StackTeck Ltd. (Brampton, Ontario), a manufacturer of high-volume production tooling solutions for the packaging, medical and consumer products markets, recently invested in automation for its newest in-mold labeling (IML) pilot cell. The company specializes in IML for a variety of packaging applications for leading OEMs, and this investment shows how it continues to vertically integrate to add more capabilities to service its customers, particularly in automation.
Jordan Robertson, StackTeck’s general manager of business development and marketing, says the demand for IML prototyping has been ongoing and growing. To accommodate this growing demand, the company purchased automation systems from several equipment suppliers, including CBW Automation (Fort Collins, Colorado), which designs and manufactures high-speed robots and downstream automation equipment for the plastics injection molding industry. According to Robertson, this automation will maintain the ongoing cell availability to customers, unlike with previous cells which used automation equipment on loan from automation suppliers.
CBW has been supplying StackTeck with IML automation systems since 2007. “We chose CBW because they have a very fast robot system and offer North American support, and they are very innovative and well-suited to special challenges,” Robertson says. “We are very familiar with their IML expertise, having done a wide variety of applications with them—including some big stack mold IML projects up to 600 tons in size.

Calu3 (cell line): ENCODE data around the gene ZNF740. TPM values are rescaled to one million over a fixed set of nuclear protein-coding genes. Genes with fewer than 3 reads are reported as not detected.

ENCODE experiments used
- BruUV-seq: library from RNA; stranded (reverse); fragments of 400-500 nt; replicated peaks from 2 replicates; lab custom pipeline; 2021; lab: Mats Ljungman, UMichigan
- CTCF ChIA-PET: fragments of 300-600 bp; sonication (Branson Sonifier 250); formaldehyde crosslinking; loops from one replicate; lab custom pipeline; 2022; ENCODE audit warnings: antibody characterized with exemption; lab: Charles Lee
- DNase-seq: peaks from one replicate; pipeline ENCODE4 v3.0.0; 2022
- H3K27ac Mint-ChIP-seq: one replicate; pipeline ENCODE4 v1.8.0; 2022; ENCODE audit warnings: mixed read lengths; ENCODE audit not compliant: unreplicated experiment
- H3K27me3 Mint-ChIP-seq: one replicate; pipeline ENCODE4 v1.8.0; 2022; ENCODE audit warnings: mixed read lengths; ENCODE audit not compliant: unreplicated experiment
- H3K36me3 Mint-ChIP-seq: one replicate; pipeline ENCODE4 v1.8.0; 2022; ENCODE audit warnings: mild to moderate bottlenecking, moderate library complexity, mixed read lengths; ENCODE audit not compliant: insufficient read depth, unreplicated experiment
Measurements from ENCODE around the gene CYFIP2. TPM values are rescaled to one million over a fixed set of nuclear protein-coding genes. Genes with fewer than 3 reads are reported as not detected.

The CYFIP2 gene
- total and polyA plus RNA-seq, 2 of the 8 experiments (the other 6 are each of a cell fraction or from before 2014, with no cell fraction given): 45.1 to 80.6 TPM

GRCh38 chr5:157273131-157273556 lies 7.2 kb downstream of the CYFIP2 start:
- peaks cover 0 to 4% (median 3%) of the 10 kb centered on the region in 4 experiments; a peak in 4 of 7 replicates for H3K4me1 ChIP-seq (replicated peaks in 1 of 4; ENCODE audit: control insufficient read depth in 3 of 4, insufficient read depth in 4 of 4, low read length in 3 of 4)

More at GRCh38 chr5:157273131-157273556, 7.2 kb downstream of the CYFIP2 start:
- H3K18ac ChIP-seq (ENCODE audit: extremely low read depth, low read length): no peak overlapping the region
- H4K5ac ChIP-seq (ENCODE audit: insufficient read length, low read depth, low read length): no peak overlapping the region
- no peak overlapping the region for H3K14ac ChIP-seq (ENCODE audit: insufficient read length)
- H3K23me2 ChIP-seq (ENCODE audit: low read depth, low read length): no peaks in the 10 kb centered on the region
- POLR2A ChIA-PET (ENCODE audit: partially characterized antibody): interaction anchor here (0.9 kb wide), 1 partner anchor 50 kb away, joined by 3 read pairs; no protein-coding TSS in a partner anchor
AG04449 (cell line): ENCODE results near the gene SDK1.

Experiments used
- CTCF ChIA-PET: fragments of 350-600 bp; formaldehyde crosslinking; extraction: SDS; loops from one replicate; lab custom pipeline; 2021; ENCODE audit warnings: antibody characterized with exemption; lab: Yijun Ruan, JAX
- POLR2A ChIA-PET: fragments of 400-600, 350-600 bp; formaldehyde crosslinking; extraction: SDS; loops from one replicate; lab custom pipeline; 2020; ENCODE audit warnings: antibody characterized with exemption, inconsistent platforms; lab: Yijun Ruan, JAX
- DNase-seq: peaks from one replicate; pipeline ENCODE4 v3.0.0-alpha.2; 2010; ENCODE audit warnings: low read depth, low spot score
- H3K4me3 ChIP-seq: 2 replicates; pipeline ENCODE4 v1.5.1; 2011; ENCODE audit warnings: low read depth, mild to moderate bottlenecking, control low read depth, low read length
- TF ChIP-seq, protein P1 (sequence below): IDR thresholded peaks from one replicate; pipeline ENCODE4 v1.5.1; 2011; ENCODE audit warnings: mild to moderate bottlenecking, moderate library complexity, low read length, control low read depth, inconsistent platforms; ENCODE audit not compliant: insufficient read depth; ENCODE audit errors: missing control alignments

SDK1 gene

This system is capable of simulating the cycle time and process of any IML production system. The end of arm tooling for a prototype run can be sourced from any leading IML automation supplier, which enables an accurate pilot version of the production system for any high performance machine.”
This time StackTeck is in a position to purchase the cell, as opposed to borrowing it, Robertson says. “Because we have been working in the IML area for a while now, we are well-known for providing this type of service,” he says. “We are quite busy with the cell, which supports the cost to purchase all of that automation as well as the decision to have the dedicated cell—including the machine— onsite, available for customers.”
The value of the IML pilot cell is that it minimizes the cost of prototyping IML parts. “A molder needs only to purchase molding surface components, a mandrel and a magazine for a particular IML project,” Robertson says. “The rest of the hardware is already in place at StackTeck, including single-cavity mold bases that are suitable for most packaging applications.”
The current IML pilot cell is set up beside a 330-ton Husky test machine, but this is a flexible setup that can be moved to other machines when required. The system is equipped to run a single-cavity mold with automated handling of pre-cut labels, as well as for part de-molding and stacking automation.
According to StackTeck, this new automation helps facilitate the introduction of new IML packages into the marketplace. “We will be very pleased when this is running all of the time,” Robertson says. “There is a regular stream of projects coming through, and we anticipate that to continue.”
For More Information
CBW Automation Inc. / (970) 229-9500
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